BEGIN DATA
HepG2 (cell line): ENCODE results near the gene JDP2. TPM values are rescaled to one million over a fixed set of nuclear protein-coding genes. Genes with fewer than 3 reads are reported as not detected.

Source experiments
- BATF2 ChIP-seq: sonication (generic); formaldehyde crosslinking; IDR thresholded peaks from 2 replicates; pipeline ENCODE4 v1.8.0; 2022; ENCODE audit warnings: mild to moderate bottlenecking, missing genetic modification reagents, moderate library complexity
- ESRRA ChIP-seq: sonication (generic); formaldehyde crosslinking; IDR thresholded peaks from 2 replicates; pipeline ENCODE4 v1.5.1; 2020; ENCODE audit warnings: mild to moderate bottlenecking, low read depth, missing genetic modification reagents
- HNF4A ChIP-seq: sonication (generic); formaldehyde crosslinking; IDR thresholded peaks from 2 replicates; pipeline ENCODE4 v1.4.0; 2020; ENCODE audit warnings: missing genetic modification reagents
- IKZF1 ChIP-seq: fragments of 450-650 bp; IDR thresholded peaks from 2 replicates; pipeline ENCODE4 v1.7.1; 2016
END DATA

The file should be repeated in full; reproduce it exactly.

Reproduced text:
HepG2 (cell line): ENCODE results near the gene JDP2. TPM values are rescaled to one million over a fixed set of nuclear protein-coding genes. Genes with fewer than 3 reads are reported as not detected.

Source experiments
- BATF2 ChIP-seq: sonication (generic); formaldehyde crosslinking; IDR thresholded peaks from 2 replicates; pipeline ENCODE4 v1.8.0; 2022; ENCODE audit warnings: mild to moderate bottlenecking, missing genetic modification reagents, moderate library complexity
- ESRRA ChIP-seq: sonication (generic); formaldehyde crosslinking; IDR thresholded peaks from 2 replicates; pipeline ENCODE4 v1.5.1; 2020; ENCODE audit warnings: mild to moderate bottlenecking, low read depth, missing genetic modification reagents
- HNF4A ChIP-seq: sonication (generic); formaldehyde crosslinking; IDR thresholded peaks from 2 replicates; pipeline ENCODE4 v1.4.0; 2020; ENCODE audit warnings: missing genetic modification reagents
- IKZF1 ChIP-seq: fragments of 450-650 bp; IDR thresholded peaks from 2 replicates; pipeline ENCODE4 v1.7.1; 2016